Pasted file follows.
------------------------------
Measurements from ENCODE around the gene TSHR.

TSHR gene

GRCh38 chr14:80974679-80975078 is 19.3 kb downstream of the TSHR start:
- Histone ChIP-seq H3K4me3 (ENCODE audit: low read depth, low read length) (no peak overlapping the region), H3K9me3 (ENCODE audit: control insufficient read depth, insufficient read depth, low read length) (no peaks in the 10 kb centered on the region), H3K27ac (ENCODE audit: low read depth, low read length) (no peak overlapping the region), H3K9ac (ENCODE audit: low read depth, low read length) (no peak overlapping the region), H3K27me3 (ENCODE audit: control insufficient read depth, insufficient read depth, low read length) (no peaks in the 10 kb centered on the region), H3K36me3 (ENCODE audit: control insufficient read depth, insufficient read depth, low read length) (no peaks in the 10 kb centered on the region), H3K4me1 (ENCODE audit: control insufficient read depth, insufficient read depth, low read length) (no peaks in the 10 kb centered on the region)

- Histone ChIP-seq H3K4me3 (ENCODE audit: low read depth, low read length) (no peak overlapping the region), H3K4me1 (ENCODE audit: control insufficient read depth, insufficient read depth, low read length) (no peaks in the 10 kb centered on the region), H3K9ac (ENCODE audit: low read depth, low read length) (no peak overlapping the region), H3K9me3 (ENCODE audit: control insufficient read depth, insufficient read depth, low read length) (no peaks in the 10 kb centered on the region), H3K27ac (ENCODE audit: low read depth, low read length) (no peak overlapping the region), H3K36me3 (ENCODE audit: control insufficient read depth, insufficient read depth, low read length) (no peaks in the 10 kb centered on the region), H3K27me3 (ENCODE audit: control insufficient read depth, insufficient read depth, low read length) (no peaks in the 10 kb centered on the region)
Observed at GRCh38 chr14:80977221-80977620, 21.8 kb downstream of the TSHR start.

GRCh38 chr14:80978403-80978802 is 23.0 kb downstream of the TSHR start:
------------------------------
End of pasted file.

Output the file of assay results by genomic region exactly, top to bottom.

Measurements from ENCODE around the gene TSHR.

TSHR gene

GRCh38 chr14:80974679-80975078 is 19.3 kb downstream of the TSHR start:
- Histone ChIP-seq H3K4me3 (ENCODE audit: low read depth, low read length) (no peak overlapping the region), H3K9me3 (ENCODE audit: control insufficient read depth, insufficient read depth, low read length) (no peaks in the 10 kb centered on the region), H3K27ac (ENCODE audit: low read depth, low read length) (no peak overlapping the region), H3K9ac (ENCODE audit: low read depth, low read length) (no peak overlapping the region), H3K27me3 (ENCODE audit: control insufficient read depth, insufficient read depth, low read length) (no peaks in the 10 kb centered on the region), H3K36me3 (ENCODE audit: control insufficient read depth, insufficient read depth, low read length) (no peaks in the 10 kb centered on the region), H3K4me1 (ENCODE audit: control insufficient read depth, insufficient read depth, low read length) (no peaks in the 10 kb centered on the region)

- Histone ChIP-seq H3K4me3 (ENCODE audit: low read depth, low read length) (no peak overlapping the region), H3K4me1 (ENCODE audit: control insufficient read depth, insufficient read depth, low read length) (no peaks in the 10 kb centered on the region), H3K9ac (ENCODE audit: low read depth, low read length) (no peak overlapping the region), H3K9me3 (ENCODE audit: control insufficient read depth, insufficient read depth, low read length) (no peaks in the 10 kb centered on the region), H3K27ac (ENCODE audit: low read depth, low read length) (no peak overlapping the region), H3K36me3 (ENCODE audit: control insufficient read depth, insufficient read depth, low read length) (no peaks in the 10 kb centered on the region), H3K27me3 (ENCODE audit: control insufficient read depth, insufficient read depth, low read length) (no peaks in the 10 kb centered on the region)
Observed at GRCh38 chr14:80977221-80977620, 21.8 kb downstream of the TSHR start.

GRCh38 chr14:80978403-80978802 is 23.0 kb downstream of the TSHR start: